I think you are getting great advice. My only addition is to think about attitude. You will encounter “Chronic Complainers” on RAGBRAI. In my opinion it is wasted energy. You are on vacation, to have fun. Embrace the abnormality of the RAGBRAI experience. If you can air up daily, great. If not, it will be ok assuming you don’t have a slow/becoming faster leak. Normal leakage shouldn’t doom you. And you have a tube and inflator. If you have to wait in line for KYBO’s, meals or showers, seek air conditioning and conversation with other riders. What else were you gonna do anyway? ;-) As a recovering bike tourist I struggle with what to carry for backup…tires, chain tool, etc. Make a prudent decision and don’t second guess it. Buy it along the way if you need it. It’s ok, and have fun!!

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Sharyl Sauer, June 2, 2017 at 12:48 pm

If you are camping with the actual RAGBRAI supported masses, the shower trucks will pull up by your camp site. If you are finding your own camping area, be on the look out for shower options. They will be marked on the town maps – schools, trucks, etc. Usually they are within a short walk or short bike ride of most of the main camping areas. Bring a bag to carry your towel/toiletries.

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Charlie S, June 3, 2017 at 11:29 am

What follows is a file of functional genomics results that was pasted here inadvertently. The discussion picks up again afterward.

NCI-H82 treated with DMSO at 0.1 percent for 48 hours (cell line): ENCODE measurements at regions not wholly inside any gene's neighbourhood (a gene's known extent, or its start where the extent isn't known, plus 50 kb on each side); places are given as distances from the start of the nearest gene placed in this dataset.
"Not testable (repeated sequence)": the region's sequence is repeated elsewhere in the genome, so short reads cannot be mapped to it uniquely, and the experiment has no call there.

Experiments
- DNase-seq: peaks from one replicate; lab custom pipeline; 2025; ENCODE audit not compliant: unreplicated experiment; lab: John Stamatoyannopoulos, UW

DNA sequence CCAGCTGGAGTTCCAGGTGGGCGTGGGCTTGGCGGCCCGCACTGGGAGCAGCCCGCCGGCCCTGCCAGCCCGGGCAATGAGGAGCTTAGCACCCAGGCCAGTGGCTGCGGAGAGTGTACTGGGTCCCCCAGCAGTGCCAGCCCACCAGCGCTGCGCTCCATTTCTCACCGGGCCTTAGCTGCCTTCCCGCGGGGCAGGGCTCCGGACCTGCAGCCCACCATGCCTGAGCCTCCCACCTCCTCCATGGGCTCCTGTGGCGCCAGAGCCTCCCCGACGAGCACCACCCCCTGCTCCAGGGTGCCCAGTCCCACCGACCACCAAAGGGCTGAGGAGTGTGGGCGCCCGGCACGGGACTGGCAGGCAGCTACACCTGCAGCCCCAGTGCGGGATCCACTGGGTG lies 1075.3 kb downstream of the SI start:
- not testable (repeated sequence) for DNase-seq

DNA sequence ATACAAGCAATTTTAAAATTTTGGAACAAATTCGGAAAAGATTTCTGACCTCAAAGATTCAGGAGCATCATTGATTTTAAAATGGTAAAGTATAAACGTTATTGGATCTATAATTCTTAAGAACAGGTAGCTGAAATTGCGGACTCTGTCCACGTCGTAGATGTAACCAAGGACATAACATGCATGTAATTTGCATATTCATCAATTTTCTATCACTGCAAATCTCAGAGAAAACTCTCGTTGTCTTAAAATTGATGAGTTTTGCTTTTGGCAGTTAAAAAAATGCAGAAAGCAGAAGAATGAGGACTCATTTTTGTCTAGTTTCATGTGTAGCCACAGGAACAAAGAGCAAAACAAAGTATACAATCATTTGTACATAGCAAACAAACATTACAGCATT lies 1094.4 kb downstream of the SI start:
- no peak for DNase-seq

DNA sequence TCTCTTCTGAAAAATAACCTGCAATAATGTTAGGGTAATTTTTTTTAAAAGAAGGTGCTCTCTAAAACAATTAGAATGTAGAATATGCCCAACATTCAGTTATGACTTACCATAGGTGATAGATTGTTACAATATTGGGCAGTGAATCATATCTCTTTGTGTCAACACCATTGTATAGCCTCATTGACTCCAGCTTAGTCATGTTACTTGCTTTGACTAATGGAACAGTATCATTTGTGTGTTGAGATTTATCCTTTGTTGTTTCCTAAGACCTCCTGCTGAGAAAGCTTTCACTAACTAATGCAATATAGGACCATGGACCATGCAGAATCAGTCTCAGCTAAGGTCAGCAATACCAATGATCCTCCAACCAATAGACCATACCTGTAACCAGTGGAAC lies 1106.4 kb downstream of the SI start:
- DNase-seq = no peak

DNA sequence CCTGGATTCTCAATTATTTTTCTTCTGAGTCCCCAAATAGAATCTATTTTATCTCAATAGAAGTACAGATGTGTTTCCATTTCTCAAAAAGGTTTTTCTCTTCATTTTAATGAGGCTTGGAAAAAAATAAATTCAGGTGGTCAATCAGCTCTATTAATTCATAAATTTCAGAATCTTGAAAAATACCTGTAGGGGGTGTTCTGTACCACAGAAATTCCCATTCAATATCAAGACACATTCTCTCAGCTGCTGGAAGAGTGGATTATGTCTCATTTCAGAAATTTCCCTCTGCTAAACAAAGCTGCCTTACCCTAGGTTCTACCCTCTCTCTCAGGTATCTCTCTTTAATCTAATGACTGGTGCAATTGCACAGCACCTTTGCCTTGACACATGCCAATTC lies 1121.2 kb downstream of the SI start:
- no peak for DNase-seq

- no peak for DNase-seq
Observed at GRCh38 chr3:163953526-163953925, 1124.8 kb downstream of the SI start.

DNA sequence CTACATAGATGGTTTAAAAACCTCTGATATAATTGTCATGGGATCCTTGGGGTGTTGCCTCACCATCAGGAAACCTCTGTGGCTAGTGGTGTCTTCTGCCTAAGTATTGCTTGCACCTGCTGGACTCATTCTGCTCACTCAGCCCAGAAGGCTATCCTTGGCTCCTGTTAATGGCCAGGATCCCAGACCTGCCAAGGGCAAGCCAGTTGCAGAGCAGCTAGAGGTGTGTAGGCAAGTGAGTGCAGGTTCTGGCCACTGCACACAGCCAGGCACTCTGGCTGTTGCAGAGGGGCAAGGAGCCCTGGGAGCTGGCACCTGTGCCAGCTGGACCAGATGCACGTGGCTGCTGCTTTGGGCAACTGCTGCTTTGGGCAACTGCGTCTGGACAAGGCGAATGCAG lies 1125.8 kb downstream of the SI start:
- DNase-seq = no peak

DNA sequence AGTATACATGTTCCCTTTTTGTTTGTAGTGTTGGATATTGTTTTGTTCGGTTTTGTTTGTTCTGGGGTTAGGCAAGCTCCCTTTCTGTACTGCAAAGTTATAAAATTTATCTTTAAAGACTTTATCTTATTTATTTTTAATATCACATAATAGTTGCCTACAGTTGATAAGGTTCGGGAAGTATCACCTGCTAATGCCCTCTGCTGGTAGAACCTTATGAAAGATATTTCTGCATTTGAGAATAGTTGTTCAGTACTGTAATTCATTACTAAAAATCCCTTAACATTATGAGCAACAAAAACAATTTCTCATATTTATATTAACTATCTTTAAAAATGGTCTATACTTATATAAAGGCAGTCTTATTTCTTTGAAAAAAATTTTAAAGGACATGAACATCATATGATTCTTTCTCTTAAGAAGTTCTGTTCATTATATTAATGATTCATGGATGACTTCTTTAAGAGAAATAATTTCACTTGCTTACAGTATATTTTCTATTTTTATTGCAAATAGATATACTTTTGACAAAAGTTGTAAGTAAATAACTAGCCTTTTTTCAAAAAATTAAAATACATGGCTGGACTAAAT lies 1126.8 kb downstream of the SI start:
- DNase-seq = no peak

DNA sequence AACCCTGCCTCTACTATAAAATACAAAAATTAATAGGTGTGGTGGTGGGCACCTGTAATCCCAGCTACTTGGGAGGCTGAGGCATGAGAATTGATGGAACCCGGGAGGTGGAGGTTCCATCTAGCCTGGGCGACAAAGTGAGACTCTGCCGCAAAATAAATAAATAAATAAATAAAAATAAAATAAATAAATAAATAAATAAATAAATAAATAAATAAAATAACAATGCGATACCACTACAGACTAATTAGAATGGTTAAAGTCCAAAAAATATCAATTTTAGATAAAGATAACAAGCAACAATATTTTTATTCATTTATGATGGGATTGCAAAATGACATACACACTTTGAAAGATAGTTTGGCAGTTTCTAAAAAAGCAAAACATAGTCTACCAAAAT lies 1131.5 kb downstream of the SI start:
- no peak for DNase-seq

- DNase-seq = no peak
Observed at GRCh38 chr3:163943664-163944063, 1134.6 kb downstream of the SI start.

Thanks to all for the replies and the suggestions.

Yet another newbie question however: How far will I have to carry my gear to and from the Register trucks?

I’m asking because I did a dry run with my gear this morning to make sure I didn’t go over the 50 pound limit. Everything comes in at about 46 pounds, so OK from the limit perspective but still a pretty heavy bag to carry for any distance.

Should I expect a nice early morning workout wrestling a 50# duffle bag for a 1/2 mile or so each day?

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jelly0317, June 3, 2017 at 4:08 pm

Probably no more than 200 yards or so. If we’re camped at a high school, head for the athletic fields. If at the fairgrounds, there’s plenty of buildings to camp next to. My routine: get in, lean bike against truck, find bag and place it next to bike, and walk/look around the area. It’s seldom taken me more than ten minutes to find a spot which meets my requirements (good distance from other tents, no overhead lights or generators/AC units, tree/fence/structure to lean bike).